Test Catalog

Test ID: EPS1    
Epilepsy, Autoimmune Evaluation, Serum

Useful For Suggests clinical disorders or settings where the test may be helpful

Investigating new onset cryptogenic epilepsy with incomplete seizure control and duration of less than 2 years

 

Investigating new onset cryptogenic epilepsy plus 1 or more of the following accompaniments:

-Psychiatric accompaniments (psychosis, hallucinations)

-Movement disorder (myoclonus, tremor, dyskinesias)

-Headache

-Cognitive impairment/encephalopathy

-Autoimmune stigmata (personal history or family history or signs of diabetes mellitus, thyroid disorder, vitiligo, premature graying of hair, myasthenia gravis, rheumatoid arthritis, systemic lupus erythematosus, idiopathic adrenocortical insufficiency), or multiple sclerosis

-History of cancer        

-Smoking history (20+ pack years) or other cancer risk factors

-Investigating seizures occurring within the context of a subacute multifocal neurological disorder without obvious cause, especially in a patient with past or family history of cancer

-A rising autoantibody titer in a previously seropositive patient suggests cancer recurrence

Testing Algorithm Delineates situations when tests are added to the initial order. This includes reflex and additional tests.

If indirect immunofluorescence assay (IFA) patterns suggest PCA-1, then Purkinje cell cytoplasmic antibody type 1 is performed at an additional charge.

 

If IFA suggests ANN1S, ANN2S, ANN3S, PCAB2, PCATR, AMPHS, CRMS, AGN1S, or is indeterminate, then paraneoplastic autoantibody Western blot is performed at an additional charge.

 

If client requests, or if IFA patterns suggest CRMP-5-IgG, then CRMP-5-IgG Western blot is performed at an additional charge.

 

If IFA patterns suggest amphiphysin antibody, then amphiphysin Western blot is performed at an additional charge.

 

If IFA pattern suggest NMO/AQP4-IgG, then NMO/AQP4-IgG FACS is performed at an additional charge.

 

If NMO/AQP4-IgG FACS screen assay requires further investigation, then NMO/AQP4-IgG FACS titration assay is performed at an additional charge.

 

If IFA pattern suggest NMDA-R antibody and NMDA-R antibody CBA is positive, then NMDA-R titer is performed at an additional charge.

 

If IFA pattern suggest AMPA-R antibody and AMPA-R antibody CBA is positive, then AMPA-R titer is performed at an additional charge.

 

If IFA pattern suggest GABA-B-R antibody and GABA-B-R antibody CBA is positive, then GABA-B-R titer is performed at an additional charge.

 

Confirmation of GAD65 antibodies when IF screening suggests GAD65 antibodies.

 

Native neuronal antigens: performed to confirm neuronal nuclear and cytoplasmic Ab specificities when IF screening is uninterpretable.

 

Recombinant human collapsin response-mediator protein 5: performed to confirm CRMP 5-IgG when IF screening is uninterpretable. Also performed for more sensitive detection of CRMP 5-IgG.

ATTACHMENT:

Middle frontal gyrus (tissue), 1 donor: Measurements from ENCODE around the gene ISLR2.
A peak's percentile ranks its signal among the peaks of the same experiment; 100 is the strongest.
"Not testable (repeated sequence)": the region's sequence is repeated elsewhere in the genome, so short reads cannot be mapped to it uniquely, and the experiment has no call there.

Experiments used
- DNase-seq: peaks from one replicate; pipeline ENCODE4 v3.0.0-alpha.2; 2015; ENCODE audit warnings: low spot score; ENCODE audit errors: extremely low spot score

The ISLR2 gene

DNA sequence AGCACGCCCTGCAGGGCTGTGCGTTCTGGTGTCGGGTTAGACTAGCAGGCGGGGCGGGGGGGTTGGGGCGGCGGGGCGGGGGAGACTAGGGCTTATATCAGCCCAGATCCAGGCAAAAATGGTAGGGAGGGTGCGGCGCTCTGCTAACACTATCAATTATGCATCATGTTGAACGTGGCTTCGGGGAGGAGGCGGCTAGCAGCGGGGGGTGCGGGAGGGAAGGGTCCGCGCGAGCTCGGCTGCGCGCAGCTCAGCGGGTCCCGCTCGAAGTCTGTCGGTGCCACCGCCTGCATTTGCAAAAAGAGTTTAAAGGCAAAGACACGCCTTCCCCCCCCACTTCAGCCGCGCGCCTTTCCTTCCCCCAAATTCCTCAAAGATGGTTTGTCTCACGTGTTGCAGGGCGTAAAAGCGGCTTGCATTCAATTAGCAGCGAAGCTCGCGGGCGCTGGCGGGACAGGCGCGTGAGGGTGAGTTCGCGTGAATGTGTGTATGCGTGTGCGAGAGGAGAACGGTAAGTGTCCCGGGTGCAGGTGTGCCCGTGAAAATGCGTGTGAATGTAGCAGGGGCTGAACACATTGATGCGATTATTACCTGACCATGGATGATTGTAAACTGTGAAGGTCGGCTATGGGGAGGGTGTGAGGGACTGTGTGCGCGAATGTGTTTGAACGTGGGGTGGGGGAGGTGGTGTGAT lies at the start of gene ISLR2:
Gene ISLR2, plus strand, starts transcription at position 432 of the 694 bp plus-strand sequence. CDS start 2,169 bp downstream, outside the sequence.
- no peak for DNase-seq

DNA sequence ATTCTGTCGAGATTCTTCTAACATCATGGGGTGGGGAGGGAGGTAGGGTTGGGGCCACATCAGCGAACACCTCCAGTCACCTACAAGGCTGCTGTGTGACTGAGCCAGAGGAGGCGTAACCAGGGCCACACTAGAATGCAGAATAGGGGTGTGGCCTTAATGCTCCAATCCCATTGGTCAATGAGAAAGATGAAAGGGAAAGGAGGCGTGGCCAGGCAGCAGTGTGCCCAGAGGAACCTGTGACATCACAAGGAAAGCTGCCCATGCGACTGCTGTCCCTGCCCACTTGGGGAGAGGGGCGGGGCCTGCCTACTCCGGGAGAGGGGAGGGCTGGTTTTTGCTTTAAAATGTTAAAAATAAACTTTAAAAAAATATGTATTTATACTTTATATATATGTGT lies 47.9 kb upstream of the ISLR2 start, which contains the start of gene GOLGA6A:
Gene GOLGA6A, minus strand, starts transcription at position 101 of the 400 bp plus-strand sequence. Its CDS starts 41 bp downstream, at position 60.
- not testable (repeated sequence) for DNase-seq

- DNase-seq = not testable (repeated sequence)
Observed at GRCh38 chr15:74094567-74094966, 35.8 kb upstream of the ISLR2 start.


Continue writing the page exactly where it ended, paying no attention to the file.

The following algorithms are available in Special Instructions:

-Epilepsy Autoimmune Evaluation Algorithm, Serum

-Epilepsy: Unexplained Refractory and/or Familial Testing Algorithm

Clinical Information Discusses physiology, pathophysiology, and general clinical aspects, as they relate to a laboratory test

Antiepileptic drugs (AEDs) are the mainstay of treatment for epilepsy, but seizures continue in one-third of patients despite appropriate AED therapeutic trials. The etiology of epilepsy often remains unclear. Seizures are a common symptom in autoimmune neurological disorders, including limbic encephalitis and multifocal paraneoplastic disorders. Seizures may be the exclusive manifestation of an autoimmune encephalopathy without evidence of limbic encephalitis.

 

Autoimmune epilepsy is increasingly recognized in the spectrum of neurological disorders characterized by detection of neural autoantibodies in serum or spinal fluid and responsiveness to immunotherapy. The advent of more sensitive and specific serological detection methods is increasingly revealing previously underappreciated autoimmune epilepsies. Neural autoantibodies specific for intracellular and plasma membrane antigens aid the diagnosis of autoimmune epilepsy, but no single antibody is specific for this diagnosis.

 

Autoantibody specificities currently most informative for autoimmune epilepsies include voltage-gated potassium channel-complex (VGKC-complex), glutamic acid decarboxylase-65 (GAD65), N methyl-D-aspartate receptor (NMDAR), alpha-amino-3-hydroxy-5-methyl-4-isoxazolepropionic acid receptors (AMPAR), and gamma aminobutyric acid type B receptor (GABABR) antibodies.

 

Autoantibodies recognizing onconeural proteins shared by neurons, glia or muscle (eg, antineuronal nuclear antibody-type 1: ANNA 1, CRMP 5-IgG, N-type voltage-gated calcium channel and muscle AChR) also serve as markers of paraneoplastic or idiopathic autoimmune epilepsies. A specific neoplasm is often predictable by the individual patient's autoantibody profile.